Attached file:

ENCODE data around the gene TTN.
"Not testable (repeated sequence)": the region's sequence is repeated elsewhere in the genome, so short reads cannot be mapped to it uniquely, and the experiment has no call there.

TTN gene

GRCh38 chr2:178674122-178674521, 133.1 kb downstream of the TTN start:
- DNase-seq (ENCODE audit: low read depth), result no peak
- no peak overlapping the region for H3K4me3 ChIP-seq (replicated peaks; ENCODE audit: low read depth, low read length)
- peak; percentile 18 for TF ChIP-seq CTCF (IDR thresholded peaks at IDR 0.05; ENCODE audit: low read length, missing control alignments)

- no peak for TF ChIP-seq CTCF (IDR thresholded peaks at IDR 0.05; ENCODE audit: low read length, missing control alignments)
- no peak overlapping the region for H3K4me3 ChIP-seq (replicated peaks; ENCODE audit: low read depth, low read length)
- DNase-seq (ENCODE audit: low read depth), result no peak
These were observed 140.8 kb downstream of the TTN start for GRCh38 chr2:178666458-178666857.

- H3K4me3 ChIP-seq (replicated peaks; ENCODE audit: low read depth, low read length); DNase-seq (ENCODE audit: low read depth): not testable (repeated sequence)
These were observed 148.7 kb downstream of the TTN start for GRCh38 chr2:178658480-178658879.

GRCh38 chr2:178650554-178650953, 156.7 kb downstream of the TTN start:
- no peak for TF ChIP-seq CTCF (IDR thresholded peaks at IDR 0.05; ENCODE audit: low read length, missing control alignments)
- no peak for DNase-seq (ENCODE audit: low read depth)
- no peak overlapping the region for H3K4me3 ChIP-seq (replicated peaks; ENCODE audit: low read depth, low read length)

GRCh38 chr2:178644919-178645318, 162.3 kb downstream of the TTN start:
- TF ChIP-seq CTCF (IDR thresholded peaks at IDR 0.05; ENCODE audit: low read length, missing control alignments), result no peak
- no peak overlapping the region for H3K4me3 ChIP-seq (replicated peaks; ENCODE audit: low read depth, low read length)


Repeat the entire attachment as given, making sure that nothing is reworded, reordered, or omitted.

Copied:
ENCODE data around the gene TTN.
"Not testable (repeated sequence)": the region's sequence is repeated elsewhere in the genome, so short reads cannot be mapped to it uniquely, and the experiment has no call there.

TTN gene

GRCh38 chr2:178674122-178674521, 133.1 kb downstream of the TTN start:
- DNase-seq (ENCODE audit: low read depth), result no peak
- no peak overlapping the region for H3K4me3 ChIP-seq (replicated peaks; ENCODE audit: low read depth, low read length)
- peak; percentile 18 for TF ChIP-seq CTCF (IDR thresholded peaks at IDR 0.05; ENCODE audit: low read length, missing control alignments)

- no peak for TF ChIP-seq CTCF (IDR thresholded peaks at IDR 0.05; ENCODE audit: low read length, missing control alignments)
- no peak overlapping the region for H3K4me3 ChIP-seq (replicated peaks; ENCODE audit: low read depth, low read length)
- DNase-seq (ENCODE audit: low read depth), result no peak
These were observed 140.8 kb downstream of the TTN start for GRCh38 chr2:178666458-178666857.

- H3K4me3 ChIP-seq (replicated peaks; ENCODE audit: low read depth, low read length); DNase-seq (ENCODE audit: low read depth): not testable (repeated sequence)
These were observed 148.7 kb downstream of the TTN start for GRCh38 chr2:178658480-178658879.

GRCh38 chr2:178650554-178650953, 156.7 kb downstream of the TTN start:
- no peak for TF ChIP-seq CTCF (IDR thresholded peaks at IDR 0.05; ENCODE audit: low read length, missing control alignments)
- no peak for DNase-seq (ENCODE audit: low read depth)
- no peak overlapping the region for H3K4me3 ChIP-seq (replicated peaks; ENCODE audit: low read depth, low read length)

GRCh38 chr2:178644919-178645318, 162.3 kb downstream of the TTN start:
- TF ChIP-seq CTCF (IDR thresholded peaks at IDR 0.05; ENCODE audit: low read length, missing control alignments), result no peak
- no peak overlapping the region for H3K4me3 ChIP-seq (replicated peaks; ENCODE audit: low read depth, low read length)